OK, after reading over these I'm going to contribute another answer. Now you can legitimately say that if you want x + 1 opinions on bioinformatics pipeline development, ask x bioinformaticians.
What I see is that we all have different notions of what a "pipeline" really is. And that's at the core of the diversity of advice.
So is a pipeline:
- a way to run a file through a series of preexisting tools, perhaps with context-specific parameters, a la a Galaxy workflow?
- a comprehensive analysis package seeking to answer a specific problem, in which most or all of the analysis algorithms are specifically written for said package?
- a quick and dirty way to generate stats for a large group of files?
In my experience, a pipeline is all of the above, and more. My answer was based on my personal experience writing software to fulfill the specific needs at my workplace.
So instead of recommending a specific language, I'm going to ask you to take a step back from asking about language specifics and first ask yourself what specifically you want to accomplish. What is your definition of a pipeline? What are the requirements for your pipeline? Some good questions to guide you if you're not sure where to begin:
- What data are you starting with?
- What are the endpoints you want to attain?
- Are there any existing tools which can take you through some or all of these steps?
- How much will the pathways your data take vary between operations of the pipeline?
- What can go wrong at each step? How should you handle these exceptions when they occur?
- How, ideally, will you tell the pipeline what to do for a given datafile?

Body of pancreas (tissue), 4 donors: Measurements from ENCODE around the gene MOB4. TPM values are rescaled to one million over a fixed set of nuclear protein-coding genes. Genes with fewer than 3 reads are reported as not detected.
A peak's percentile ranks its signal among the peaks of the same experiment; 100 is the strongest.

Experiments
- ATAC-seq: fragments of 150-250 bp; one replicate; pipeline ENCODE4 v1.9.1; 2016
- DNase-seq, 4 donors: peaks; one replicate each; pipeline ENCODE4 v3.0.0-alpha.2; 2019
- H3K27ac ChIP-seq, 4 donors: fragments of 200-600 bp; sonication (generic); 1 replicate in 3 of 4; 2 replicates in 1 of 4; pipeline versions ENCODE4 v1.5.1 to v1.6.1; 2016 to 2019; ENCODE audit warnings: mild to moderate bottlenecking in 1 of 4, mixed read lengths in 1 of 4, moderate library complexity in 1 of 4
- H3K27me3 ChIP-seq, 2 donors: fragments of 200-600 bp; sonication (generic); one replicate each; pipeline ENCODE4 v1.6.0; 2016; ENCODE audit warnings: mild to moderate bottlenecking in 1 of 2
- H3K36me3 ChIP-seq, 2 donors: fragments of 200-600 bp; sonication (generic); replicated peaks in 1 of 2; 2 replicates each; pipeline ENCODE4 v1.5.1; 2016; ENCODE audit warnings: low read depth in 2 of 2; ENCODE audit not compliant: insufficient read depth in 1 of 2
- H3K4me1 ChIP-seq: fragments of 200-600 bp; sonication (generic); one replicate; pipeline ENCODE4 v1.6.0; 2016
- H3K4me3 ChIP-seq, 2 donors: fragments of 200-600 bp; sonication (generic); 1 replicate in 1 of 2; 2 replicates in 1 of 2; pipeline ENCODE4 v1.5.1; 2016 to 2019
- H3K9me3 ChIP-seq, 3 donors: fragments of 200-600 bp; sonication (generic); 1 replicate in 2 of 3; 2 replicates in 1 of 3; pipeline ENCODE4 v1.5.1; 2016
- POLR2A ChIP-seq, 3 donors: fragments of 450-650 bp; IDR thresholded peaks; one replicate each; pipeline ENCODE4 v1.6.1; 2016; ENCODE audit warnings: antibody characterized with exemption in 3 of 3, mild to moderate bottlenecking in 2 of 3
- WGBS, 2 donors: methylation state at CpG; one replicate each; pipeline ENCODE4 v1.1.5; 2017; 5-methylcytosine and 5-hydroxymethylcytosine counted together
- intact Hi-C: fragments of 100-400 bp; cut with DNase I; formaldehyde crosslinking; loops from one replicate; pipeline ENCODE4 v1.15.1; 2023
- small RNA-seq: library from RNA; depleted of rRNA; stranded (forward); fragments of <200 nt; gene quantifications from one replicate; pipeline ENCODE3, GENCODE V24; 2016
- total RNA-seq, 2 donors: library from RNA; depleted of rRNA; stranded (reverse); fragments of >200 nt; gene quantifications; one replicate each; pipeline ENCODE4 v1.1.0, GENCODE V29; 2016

- Do you have access to a compute cluster?
All of these questions will help you pick a strategy and accompanying language.
If you simply want to take a bunch of FASTQ files that are made in the same way and use the same reference, and get sorted BAMs, then you can accomplish that in bash by piping between preexisting tools like BWA (or bowtie or tophat) with very little development time. You can actually do quite a bit of things with Bash piping. Look up posts from resident bash badass umer.zeeshan.ijaz for some inspiration.
Some operations that seem difficult or ostensibly require several steps can actually be easily accomplished with clever tools and libraries. For example, R's bioconductor package has some very powerful routines that can help you extract specific data from BAM files.
On the other hand, if you work at a facility or company where you're going to get many different types of data and need to have an automated way to send those data through one of many possible analysis pathways, you're going to want to build something that tracks the samples over time. That was my conception of a "pipeline" and that's why I chose Python. In my piipelines, I track datafiles as they go through the pipeline, and create and dispatch jobs to a compute cluster. Since I'm using preexisting tools at most of the steps, Python's structural limitations aren't a factor for me.
If you're doing something novel with the data, then you might have to write your own analysis routines rather than guiding and tracking the data through preexisting software. At that point something like perl or Python becomes a limiting factor (in the case of Python, the ol' Global Interpreter Lock becomes a major consideration, and C++ and Java start to look more appealing).
An ounce of research into preexisting solutions can be worth a pound of code. :)